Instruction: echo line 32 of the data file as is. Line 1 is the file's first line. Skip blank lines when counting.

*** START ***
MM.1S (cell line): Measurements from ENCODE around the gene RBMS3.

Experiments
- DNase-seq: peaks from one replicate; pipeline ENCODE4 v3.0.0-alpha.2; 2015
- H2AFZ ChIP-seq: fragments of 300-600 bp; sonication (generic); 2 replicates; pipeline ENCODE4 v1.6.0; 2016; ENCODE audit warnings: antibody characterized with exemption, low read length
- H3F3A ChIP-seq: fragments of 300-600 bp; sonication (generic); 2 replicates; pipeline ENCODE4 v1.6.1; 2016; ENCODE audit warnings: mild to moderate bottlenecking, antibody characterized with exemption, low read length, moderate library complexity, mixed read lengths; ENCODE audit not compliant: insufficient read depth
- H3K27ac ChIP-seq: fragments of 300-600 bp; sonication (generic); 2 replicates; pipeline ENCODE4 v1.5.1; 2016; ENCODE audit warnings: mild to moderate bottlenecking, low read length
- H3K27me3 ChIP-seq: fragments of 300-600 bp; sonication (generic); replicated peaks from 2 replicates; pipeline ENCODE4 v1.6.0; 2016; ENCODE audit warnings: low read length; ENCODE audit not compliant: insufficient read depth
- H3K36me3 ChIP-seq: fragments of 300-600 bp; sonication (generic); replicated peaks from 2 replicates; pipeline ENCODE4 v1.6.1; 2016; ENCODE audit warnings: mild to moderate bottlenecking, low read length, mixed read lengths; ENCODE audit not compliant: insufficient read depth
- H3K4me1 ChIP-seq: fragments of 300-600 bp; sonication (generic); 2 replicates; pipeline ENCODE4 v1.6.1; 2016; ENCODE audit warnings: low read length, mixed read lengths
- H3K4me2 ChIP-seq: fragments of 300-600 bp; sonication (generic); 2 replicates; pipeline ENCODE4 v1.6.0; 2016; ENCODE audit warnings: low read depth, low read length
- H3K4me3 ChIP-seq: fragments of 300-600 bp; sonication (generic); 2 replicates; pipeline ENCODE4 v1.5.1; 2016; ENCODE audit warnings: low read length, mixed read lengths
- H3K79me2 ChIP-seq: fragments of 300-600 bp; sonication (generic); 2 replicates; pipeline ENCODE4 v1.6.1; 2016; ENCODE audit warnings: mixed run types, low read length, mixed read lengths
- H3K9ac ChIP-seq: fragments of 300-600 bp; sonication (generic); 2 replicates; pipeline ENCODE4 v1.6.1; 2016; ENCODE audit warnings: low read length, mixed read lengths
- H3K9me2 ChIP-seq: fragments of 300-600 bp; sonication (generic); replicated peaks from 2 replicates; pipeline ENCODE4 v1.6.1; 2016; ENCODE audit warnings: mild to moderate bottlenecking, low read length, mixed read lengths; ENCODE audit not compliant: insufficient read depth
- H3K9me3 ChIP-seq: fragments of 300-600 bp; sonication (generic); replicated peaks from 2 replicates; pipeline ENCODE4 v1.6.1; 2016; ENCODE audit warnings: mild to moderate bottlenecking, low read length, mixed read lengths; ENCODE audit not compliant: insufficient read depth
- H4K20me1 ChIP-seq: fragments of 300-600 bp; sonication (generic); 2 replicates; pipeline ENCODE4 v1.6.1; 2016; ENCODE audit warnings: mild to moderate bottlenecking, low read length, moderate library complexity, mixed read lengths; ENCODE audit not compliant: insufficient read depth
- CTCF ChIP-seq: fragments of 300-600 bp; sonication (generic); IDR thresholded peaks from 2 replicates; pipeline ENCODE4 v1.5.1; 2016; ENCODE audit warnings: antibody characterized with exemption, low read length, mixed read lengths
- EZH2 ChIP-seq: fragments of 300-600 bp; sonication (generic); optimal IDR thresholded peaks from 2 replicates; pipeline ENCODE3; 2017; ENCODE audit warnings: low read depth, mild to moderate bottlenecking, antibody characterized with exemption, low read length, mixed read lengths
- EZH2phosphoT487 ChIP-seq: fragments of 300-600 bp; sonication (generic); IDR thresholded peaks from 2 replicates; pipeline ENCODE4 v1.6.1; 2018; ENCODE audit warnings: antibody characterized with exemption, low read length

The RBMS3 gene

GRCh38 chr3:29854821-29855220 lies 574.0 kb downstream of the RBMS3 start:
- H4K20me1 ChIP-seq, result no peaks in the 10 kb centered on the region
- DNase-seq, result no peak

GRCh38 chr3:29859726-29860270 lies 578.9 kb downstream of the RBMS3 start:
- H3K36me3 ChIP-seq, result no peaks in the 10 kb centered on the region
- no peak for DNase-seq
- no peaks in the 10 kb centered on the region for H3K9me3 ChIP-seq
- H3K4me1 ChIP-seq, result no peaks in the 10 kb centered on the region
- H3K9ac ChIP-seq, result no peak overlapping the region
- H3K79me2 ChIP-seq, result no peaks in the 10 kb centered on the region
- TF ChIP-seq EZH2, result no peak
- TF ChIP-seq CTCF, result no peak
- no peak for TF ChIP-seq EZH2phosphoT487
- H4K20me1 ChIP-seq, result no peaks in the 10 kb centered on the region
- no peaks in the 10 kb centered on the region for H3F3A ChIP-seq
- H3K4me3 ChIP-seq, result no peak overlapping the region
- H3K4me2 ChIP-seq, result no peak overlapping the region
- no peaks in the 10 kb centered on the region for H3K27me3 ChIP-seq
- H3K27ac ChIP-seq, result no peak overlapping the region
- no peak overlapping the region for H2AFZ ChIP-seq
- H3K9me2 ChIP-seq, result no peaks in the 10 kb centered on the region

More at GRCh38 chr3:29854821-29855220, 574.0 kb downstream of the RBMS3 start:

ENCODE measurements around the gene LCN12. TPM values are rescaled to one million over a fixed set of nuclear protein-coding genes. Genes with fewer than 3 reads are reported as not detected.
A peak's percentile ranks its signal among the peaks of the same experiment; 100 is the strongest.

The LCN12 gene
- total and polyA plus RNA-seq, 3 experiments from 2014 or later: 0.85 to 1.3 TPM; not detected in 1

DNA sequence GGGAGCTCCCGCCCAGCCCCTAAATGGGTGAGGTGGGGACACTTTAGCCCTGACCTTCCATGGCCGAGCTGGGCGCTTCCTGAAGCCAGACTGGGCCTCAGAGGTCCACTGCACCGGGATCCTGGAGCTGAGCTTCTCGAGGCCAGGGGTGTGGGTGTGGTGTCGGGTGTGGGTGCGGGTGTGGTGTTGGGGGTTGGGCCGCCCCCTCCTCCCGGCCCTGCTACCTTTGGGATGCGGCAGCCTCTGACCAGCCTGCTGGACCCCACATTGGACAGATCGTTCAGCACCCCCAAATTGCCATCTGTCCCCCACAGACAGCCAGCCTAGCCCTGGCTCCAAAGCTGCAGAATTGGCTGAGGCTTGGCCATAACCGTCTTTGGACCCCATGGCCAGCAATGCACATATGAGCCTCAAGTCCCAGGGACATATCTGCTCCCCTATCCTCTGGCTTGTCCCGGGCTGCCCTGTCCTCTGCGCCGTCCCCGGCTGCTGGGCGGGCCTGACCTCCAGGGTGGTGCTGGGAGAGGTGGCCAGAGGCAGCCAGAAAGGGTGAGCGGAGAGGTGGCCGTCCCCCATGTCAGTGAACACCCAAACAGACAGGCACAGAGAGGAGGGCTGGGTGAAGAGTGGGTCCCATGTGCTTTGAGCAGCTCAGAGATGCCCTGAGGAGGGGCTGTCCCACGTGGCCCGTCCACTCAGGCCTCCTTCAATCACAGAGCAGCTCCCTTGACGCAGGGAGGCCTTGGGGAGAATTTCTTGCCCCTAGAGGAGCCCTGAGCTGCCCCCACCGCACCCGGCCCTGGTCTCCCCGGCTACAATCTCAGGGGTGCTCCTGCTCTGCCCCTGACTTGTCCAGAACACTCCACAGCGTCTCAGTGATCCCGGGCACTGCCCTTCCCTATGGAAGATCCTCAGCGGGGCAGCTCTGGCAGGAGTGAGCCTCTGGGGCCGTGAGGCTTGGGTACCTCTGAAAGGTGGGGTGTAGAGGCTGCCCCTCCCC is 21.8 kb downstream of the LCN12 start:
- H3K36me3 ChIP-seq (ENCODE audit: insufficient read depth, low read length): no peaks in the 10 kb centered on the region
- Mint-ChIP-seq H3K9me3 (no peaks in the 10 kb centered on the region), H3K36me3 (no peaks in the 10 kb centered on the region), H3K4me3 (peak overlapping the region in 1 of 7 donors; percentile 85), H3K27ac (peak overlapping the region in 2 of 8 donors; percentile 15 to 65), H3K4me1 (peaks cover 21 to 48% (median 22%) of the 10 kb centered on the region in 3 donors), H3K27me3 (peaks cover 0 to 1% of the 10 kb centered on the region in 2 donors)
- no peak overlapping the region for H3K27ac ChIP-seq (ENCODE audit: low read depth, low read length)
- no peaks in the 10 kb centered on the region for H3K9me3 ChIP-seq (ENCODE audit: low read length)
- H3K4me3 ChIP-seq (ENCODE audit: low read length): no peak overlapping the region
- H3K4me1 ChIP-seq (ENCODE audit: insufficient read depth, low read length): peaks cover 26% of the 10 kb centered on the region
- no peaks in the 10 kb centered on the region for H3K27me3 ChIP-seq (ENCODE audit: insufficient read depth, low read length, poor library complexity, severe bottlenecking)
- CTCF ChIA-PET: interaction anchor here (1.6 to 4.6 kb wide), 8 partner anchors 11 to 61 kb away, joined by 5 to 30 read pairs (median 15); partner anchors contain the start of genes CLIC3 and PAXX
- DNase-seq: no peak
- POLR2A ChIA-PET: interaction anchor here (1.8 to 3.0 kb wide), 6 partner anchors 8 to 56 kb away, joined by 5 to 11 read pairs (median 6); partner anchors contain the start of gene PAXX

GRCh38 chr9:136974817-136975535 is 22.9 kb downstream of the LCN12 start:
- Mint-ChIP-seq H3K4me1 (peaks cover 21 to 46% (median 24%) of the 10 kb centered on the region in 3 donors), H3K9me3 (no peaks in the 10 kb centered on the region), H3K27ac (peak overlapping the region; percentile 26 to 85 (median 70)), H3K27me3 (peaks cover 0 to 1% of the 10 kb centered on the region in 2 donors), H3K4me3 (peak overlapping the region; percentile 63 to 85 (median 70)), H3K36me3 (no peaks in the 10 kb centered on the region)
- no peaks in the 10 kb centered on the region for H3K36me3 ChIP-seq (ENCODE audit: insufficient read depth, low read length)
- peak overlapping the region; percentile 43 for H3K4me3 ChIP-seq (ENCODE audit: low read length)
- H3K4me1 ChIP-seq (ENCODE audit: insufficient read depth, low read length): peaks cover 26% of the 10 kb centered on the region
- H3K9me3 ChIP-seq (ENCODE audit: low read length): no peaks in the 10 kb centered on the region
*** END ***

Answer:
- TF ChIP-seq CTCF, result no peak